Patient Controlled Analgesia and its effect on postoperative outcomes in an older cohort of patients undergoing orthopaedic procedures: A retrospective observational study

Mayura Thilanka Iddagoda, Andrew Nienaber, Carina Pretorius, Leon Flicker

Research output: Contribution to journalArticlepeer-review

Abstract

Background: Patient Controlled Analgesia is a popular technique used to manage postoperative pain. The suitability of Patient Controlled Analgesia in older patients after surgical procedures and its effect on postoperative outcomes are not clear. Method: The records of 305 older patients undergoing orthopaedic surgeries in a single tertiary centre were reviewed. Postoperative outcomes were compared between those given Patient Controlled Analgesia and those who were not, using multinomial logistic regression adjusted by propensity scores. Results: Physical function on day 3 after surgery is worse, and risk of requiring personal assistance is higher if the patient had Patient Controlled Analgesia (p = 0.01). Length of stay in patients using patient-controlled analgesia was longer than patients not using patient-controlled analgesia (p = 0.002), and patients given Patient Controlled Analgesia had higher odds of needing support on discharge (p = 0.01). Surprisingly, pain control is poor in the Patient Controlled Analgesia group (p = 0.009). Conclusion: In this review, Patient Controlled Analgesia use was common (40% of our sample), and postoperative outcomes such as physical function on day 3, length of stay and discharge destination were unfavourable in patients who had Patient Controlled Analgesia.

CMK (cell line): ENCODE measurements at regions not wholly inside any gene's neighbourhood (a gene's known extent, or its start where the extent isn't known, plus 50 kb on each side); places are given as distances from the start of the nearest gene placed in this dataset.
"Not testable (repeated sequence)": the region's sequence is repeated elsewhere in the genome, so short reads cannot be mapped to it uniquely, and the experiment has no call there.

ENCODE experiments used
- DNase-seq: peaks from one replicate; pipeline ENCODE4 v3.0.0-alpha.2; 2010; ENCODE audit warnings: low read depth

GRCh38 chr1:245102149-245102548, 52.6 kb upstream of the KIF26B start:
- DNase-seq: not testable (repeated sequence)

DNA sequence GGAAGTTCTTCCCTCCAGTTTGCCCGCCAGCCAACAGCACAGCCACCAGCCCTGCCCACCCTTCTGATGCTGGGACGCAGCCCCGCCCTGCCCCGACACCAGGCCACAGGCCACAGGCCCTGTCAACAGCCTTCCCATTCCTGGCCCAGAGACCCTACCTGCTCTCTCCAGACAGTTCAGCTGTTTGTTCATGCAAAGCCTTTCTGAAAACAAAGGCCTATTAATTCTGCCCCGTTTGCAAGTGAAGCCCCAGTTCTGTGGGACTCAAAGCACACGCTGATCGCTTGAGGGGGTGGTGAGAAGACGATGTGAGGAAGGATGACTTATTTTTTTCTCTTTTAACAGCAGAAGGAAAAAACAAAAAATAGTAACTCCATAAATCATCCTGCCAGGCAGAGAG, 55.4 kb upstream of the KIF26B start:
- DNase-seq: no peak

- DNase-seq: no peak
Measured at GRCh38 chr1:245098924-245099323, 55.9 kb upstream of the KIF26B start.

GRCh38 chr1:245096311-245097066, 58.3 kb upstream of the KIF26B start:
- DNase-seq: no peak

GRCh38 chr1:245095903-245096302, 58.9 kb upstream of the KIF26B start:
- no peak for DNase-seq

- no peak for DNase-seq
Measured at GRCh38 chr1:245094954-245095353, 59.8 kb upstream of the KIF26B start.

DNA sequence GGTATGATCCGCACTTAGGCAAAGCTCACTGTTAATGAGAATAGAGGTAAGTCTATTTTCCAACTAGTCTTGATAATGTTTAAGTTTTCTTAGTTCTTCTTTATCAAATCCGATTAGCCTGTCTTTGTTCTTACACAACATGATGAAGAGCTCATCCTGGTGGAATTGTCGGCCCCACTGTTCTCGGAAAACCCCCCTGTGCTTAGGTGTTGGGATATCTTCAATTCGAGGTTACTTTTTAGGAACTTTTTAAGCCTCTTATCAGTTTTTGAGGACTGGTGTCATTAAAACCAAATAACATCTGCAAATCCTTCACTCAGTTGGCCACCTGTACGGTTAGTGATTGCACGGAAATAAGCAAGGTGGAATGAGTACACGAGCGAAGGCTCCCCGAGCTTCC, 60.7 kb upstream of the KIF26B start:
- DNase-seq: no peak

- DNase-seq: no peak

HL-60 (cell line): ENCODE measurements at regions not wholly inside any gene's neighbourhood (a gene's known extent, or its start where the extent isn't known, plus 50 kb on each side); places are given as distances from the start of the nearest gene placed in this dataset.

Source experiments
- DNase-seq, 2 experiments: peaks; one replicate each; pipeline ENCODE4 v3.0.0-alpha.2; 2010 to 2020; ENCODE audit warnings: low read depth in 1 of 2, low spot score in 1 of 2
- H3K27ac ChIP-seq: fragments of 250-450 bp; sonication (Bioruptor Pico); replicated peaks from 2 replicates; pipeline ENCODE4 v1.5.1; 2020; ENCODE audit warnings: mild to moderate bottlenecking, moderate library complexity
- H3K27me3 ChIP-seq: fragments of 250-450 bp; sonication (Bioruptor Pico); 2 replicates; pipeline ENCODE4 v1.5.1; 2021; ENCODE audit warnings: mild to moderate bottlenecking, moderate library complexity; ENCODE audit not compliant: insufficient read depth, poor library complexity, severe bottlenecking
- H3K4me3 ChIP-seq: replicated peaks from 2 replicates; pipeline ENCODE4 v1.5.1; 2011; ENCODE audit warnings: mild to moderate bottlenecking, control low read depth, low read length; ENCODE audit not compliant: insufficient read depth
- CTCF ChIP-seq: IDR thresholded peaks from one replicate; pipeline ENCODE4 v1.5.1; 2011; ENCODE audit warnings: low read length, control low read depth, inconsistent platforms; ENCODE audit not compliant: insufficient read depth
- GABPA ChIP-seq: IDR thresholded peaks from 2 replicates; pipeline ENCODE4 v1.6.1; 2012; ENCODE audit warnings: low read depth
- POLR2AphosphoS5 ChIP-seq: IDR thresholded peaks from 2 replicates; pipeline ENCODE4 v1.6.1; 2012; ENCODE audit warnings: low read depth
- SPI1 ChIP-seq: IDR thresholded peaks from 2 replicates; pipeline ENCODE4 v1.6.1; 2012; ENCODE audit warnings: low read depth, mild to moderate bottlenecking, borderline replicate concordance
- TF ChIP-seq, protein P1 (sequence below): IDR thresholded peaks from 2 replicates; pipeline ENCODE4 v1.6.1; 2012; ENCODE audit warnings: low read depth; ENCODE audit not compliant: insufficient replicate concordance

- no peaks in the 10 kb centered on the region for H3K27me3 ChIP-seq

Original languageEnglish
Pages (from-to)190-196
Number of pages7
JournalJournal of Perioperative Practice
Volume33
Issue number6
Early online date5 Jul 2022
DOIs
Publication statusPublished - Jun 2023

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